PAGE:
At the JavaOne conference last month, Jonathan Schwartz, chief operating officer and president of the Santa Clara, Calif., company, reiterated Suns intentions to open Solaris. But he added that no decision has been made on what license to use.
Looking beyond the commonly deployed GPL (GNU General Public License), Sun is exploring the possibility of creating a unique open-source license for Solaris, similar to what IBM did with The Apache Software Foundation so IBM could use Apache for its Eclipse and WebSphere projects.
"We realize that there are some complaints in the community around the GPL and recognize that the BSD [Berkeley Software Division] license is also not necessarily perfect for all applications," Schwartz told eWEEK in an interview at JavaOne. "So we want to come up with a license that is approved by those that are in a position to determine the validity of an open-source license, as well as one that appeals to as broad a segment of the population as possible."
One open-source expert, however, said he sees no reason for Sun to create a new open-source license for Solaris. "Most of the new licenses weve seen in the last five years are acts of vanity that didnt actually solve any substantive or legal problems," said Eric Raymond, president of the Open Source Initiative, in Malvern, Pa.
Although Sun has not approached the nonprofit corporation, Raymond said the OSI would "be happy to cooperate with them when and if they choose to do so. We have quite a lot of experience at fitting the various standard licenses to whatever open-source business model a corporation wants to choose."
Other longtime Solaris users said that they welcome being able to look at the Solaris code but that they do not support any possible hand-over of control of Solaris to the open-source community. "Just look at Linux. Even the shipped kernel of the different distributions isnt the same," said Thomas Nau, head of the Communication and Information Centers Infrastructure Department at the University of Ulm, in Germany.
Other Sun customers, such as John Kretz, president of Enlightened Point Consulting Group LLC, in Phoenix, questioned Suns commitment to open source because of its history with Java.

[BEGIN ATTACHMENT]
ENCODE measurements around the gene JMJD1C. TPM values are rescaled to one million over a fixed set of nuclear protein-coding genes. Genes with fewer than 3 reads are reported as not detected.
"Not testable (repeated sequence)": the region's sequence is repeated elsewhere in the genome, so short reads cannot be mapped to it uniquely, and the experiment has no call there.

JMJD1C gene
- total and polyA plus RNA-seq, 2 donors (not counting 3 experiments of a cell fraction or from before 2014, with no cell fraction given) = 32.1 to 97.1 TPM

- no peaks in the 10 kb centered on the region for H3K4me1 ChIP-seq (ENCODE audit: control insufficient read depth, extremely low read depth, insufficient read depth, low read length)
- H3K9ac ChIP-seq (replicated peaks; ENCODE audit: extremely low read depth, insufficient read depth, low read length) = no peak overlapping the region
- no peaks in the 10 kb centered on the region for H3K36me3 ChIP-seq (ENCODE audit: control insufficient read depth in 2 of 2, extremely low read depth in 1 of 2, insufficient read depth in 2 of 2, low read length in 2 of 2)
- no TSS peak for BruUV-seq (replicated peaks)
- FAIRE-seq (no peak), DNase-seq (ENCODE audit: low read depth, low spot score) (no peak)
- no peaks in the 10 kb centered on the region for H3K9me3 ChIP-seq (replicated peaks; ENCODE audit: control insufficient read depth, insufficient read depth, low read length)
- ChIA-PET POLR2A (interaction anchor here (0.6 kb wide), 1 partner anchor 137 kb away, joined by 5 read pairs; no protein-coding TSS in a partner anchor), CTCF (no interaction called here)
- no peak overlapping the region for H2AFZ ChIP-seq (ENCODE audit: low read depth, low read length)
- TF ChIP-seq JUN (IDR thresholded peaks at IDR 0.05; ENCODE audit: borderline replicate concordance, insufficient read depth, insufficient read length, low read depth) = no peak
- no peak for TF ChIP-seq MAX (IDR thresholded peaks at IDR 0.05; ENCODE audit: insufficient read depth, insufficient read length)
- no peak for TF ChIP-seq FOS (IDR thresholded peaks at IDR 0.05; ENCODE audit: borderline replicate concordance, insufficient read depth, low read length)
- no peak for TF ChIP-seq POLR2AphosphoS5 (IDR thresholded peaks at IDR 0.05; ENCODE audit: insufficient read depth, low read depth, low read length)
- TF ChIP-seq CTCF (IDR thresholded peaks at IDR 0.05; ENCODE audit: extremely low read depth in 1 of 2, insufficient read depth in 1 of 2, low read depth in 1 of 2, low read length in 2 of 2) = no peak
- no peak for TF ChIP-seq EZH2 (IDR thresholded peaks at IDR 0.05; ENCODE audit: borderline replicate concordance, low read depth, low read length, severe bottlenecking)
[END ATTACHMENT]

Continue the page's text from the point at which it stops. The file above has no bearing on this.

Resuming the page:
"I believe Sun has shown their true colors with Java," Kretz said. "Eighteen months ago if you had told me Novell [Inc.] would be a bigger proponent of open source than Sun, I would have laughed myself to death."
The license that governs the use of Java is the Sun Community Source License. Developers who agree to the SCSL can download the source code from Sun. They are allowed to review and modify the code, but they cant redistribute it.
Schwartz said vendors have to pay close attention to which audience they are addressing. As such, the debate inside Sun is about the community model as well as the government model that will be used to manage Solaris evolution.
"The license is really a derivative of that conversation, because if you pick the GPL, you end up with one set of issues and artifacts that arise, while if you pick the BSD, you come up with another issue," Schwartz said. "Even if you take the GPL one step further and build a Super GPL, you maybe then disclose some of the practices that some of the Linux vendors are using to try to straddle the fence on whether they are open source or not."
The University of Ulms Nau said he agrees, adding that current open-source licenses "seem to have drawbacks—some for reasons of intellectual property or religious reasons. I have a feeling that these community and research license models cannot reflect the needs of most companies, and the GPL, in particular, can become a legal problem," Nau said.
OSIs Raymond said no Linux vendor is straddling the line on whether they are open source. "This remark is ... obviously directed at Red Hat and is part of Suns recent campaign to portray that company as closed source. It will make Sun no friends among developers, all of whom know that Red Hats commitment to open source has been steady for far longer."